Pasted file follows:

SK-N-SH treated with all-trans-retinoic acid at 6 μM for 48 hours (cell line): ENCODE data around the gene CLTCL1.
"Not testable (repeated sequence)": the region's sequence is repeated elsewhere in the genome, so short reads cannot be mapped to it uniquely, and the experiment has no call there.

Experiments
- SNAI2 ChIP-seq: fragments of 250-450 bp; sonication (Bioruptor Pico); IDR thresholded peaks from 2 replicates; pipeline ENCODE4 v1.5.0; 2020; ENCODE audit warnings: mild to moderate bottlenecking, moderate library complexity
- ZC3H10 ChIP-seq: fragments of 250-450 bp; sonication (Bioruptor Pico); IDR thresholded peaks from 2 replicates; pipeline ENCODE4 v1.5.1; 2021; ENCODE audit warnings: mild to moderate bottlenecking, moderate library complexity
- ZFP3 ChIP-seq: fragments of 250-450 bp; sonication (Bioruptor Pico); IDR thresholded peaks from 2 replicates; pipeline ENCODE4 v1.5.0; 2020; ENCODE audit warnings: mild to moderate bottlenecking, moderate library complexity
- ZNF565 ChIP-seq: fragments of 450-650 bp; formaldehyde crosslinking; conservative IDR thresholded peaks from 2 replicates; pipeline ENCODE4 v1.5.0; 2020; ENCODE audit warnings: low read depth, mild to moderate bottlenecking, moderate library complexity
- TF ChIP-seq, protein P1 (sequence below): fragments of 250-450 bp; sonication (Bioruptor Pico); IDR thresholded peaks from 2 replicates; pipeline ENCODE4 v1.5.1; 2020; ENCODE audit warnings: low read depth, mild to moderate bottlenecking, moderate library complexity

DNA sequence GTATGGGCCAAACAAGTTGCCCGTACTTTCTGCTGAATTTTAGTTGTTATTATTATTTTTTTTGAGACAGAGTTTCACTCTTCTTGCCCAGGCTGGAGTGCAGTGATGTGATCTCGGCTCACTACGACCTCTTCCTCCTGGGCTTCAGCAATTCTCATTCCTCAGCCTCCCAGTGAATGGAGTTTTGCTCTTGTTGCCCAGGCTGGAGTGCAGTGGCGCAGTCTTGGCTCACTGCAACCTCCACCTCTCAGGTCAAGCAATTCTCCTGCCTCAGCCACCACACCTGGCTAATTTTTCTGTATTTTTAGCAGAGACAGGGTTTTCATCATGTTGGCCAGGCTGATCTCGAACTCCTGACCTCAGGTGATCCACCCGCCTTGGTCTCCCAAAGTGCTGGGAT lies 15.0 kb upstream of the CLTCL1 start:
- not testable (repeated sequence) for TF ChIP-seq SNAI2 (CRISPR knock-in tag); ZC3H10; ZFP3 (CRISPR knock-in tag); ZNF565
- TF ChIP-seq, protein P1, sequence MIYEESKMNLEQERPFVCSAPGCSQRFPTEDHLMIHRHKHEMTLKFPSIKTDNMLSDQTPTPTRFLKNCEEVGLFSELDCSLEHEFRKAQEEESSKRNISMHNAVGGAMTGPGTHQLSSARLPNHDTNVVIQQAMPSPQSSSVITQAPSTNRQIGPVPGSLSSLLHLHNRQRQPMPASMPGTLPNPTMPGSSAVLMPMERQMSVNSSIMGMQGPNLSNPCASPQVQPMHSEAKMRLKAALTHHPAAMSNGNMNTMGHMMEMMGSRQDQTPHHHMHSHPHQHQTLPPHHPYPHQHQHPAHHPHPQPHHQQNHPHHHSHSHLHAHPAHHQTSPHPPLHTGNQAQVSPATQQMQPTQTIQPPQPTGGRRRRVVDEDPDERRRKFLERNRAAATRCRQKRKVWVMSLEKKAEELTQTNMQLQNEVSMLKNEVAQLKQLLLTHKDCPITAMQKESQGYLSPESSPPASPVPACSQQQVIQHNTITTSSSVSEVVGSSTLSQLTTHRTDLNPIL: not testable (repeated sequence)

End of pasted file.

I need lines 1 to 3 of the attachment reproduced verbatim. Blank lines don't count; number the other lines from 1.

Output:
SK-N-SH treated with all-trans-retinoic acid at 6 μM for 48 hours (cell line): ENCODE data around the gene CLTCL1.
"Not testable (repeated sequence)": the region's sequence is repeated elsewhere in the genome, so short reads cannot be mapped to it uniquely, and the experiment has no call there.

Experiments